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Homework Help: Magnetic Dipole Moment of a Coil

  1. Apr 12, 2009 #1
    1. The problem statement, all variables and given/known data
    You have a coil of N turns, with current I through it.

    It is in a magnetic field B, which causes it to feel a torque.

    Give an expression for its magnetic dipole moment.

    2. Relevant equations

    3. The attempt at a solution
    Well, I know magnetic dipole moment is A x I

    So for a coil of N turns it should be A x IN.

    The problem is, A isn't specified in the problem, which makes me wonder if there's a better/different way to do this. Any ideas?
  2. jcsd
  3. Apr 12, 2009 #2


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    There's an equation that relates torque to B and magnetic dipole moment. Are we to assume the torque is a known, eg. "the coil experiences a torque T"?

    Without thinking through the problem completely, I'd say that equation is likely to be helpful here.
  4. Apr 12, 2009 #3
    Yeah, that equation is t = u x B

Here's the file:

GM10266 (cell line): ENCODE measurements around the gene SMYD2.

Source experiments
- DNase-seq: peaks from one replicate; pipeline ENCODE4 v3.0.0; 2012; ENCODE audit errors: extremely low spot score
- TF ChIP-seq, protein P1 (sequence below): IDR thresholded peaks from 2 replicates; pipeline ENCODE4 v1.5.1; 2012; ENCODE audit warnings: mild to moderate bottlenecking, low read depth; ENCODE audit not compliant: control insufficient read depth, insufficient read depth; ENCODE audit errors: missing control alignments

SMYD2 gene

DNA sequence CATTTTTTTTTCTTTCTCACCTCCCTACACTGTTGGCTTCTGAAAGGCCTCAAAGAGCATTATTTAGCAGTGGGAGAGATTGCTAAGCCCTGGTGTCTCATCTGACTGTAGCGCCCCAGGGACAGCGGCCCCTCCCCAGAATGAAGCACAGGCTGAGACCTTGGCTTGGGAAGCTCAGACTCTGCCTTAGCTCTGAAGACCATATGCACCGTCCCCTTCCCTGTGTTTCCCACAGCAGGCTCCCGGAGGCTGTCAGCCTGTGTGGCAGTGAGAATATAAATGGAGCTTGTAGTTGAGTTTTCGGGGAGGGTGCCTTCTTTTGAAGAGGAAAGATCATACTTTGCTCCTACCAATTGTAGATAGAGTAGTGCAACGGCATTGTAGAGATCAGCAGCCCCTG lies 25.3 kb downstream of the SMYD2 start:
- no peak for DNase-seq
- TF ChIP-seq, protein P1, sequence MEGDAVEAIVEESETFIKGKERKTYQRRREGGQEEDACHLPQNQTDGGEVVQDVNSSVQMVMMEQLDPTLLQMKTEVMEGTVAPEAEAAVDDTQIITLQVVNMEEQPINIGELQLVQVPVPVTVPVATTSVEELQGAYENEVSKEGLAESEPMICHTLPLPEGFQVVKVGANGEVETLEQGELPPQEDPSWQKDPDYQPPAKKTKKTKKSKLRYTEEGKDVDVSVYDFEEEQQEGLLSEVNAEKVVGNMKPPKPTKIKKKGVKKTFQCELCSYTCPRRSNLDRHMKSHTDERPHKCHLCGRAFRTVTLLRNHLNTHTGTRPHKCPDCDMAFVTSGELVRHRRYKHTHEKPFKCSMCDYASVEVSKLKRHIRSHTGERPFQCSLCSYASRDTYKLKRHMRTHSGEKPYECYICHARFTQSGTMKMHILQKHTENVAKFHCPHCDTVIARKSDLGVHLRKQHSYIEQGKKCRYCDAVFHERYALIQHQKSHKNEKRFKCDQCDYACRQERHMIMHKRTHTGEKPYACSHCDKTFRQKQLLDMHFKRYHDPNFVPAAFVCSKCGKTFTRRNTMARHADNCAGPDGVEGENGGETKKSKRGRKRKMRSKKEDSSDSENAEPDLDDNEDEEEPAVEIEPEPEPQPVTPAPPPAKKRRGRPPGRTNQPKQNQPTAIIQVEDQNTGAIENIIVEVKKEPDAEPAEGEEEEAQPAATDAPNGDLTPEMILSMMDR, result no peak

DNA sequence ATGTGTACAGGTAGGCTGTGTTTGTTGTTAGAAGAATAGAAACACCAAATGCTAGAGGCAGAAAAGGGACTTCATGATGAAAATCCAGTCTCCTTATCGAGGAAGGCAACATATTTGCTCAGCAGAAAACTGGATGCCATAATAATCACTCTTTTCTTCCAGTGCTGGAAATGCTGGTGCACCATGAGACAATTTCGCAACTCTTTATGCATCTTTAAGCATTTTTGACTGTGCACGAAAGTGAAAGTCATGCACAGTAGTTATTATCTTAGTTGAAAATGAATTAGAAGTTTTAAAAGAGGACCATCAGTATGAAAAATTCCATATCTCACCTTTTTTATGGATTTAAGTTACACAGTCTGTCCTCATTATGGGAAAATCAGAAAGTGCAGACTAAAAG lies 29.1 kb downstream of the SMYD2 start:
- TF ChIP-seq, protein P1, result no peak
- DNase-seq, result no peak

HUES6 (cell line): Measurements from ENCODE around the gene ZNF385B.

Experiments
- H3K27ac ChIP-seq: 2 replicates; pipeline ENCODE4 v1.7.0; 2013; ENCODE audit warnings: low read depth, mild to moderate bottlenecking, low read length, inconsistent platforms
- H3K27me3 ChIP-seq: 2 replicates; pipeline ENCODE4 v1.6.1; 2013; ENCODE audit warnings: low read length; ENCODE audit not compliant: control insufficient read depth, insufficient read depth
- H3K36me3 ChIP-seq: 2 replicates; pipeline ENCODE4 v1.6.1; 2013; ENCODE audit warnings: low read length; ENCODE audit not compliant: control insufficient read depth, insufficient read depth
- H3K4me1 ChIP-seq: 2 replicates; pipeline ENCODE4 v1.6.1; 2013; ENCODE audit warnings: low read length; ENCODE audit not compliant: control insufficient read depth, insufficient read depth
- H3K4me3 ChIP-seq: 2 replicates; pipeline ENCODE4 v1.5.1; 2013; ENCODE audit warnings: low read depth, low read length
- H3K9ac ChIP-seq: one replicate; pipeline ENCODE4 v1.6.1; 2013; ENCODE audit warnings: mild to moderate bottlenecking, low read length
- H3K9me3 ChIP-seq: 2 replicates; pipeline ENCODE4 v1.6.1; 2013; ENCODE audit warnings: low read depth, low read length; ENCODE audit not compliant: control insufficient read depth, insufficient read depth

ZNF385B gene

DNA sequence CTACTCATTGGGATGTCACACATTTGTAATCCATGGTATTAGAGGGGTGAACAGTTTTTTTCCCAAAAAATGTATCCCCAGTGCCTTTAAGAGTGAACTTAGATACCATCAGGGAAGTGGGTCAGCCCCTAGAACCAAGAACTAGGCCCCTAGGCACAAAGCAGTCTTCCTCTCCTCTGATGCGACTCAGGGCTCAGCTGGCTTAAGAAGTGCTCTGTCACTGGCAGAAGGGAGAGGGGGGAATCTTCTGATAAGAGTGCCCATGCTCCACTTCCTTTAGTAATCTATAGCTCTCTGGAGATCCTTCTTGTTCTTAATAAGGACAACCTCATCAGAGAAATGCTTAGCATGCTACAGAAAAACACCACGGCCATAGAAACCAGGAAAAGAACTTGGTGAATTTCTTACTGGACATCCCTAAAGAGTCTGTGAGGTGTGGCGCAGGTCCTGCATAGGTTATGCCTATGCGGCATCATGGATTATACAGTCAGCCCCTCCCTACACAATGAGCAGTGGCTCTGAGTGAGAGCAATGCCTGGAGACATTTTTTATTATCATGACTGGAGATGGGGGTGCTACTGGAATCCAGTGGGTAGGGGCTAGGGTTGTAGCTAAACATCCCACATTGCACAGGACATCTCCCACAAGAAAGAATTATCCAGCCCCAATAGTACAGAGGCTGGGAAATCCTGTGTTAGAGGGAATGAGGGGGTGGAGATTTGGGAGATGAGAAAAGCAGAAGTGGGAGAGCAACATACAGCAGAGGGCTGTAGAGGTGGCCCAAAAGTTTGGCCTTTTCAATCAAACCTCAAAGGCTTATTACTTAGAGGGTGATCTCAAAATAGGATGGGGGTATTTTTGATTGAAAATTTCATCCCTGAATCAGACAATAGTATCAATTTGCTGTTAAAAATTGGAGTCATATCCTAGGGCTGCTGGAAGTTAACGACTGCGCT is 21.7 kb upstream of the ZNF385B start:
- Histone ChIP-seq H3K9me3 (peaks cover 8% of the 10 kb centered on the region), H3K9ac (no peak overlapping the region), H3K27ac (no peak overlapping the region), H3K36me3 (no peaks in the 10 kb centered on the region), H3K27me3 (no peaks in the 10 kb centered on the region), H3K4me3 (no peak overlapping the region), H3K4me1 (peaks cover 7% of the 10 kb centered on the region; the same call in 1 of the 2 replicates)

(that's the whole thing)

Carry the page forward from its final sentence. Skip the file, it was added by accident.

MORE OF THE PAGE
However the next question is, "give an expression for the torque". So I think I need to find u first, then use that to find t = u x B.

    Thanks though!
  5. Apr 12, 2009 #4
    Are any numbers given in the problem at all?
  6. Apr 12, 2009 #5


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    Weird. I don't see how you can answer this, without having the area ... or some information (radius of circle, side-length of a square, etc.) that could be used to calculate area.
  7. Apr 12, 2009 #6
    The reason I asked if any numbers were given is that the phrasing "give an expression for" could mean that it's a symbolic reasoning problem (in which case you already have the answer for the first part - you gave it in your original post - and the second part is simply a matter of plugging your answer for the first part into the relevant equation).
  8. Apr 12, 2009 #7
    Nope, no numbers are given at all.
    Last edited: Apr 13, 2009
  9. Apr 13, 2009 #8
    Alright. Well, if there are no numbers, then you're just supposed to find a symbolic expression for the quantities. You gave an expression for mu in your first post: mu = N (A x I). Plug that into the formula for torque, and you'll have your expression for torque. You can assume that A is a given, since there's no way to get mu or the torque without A.
  10. Apr 13, 2009 #9
    Okay, thank you so much!
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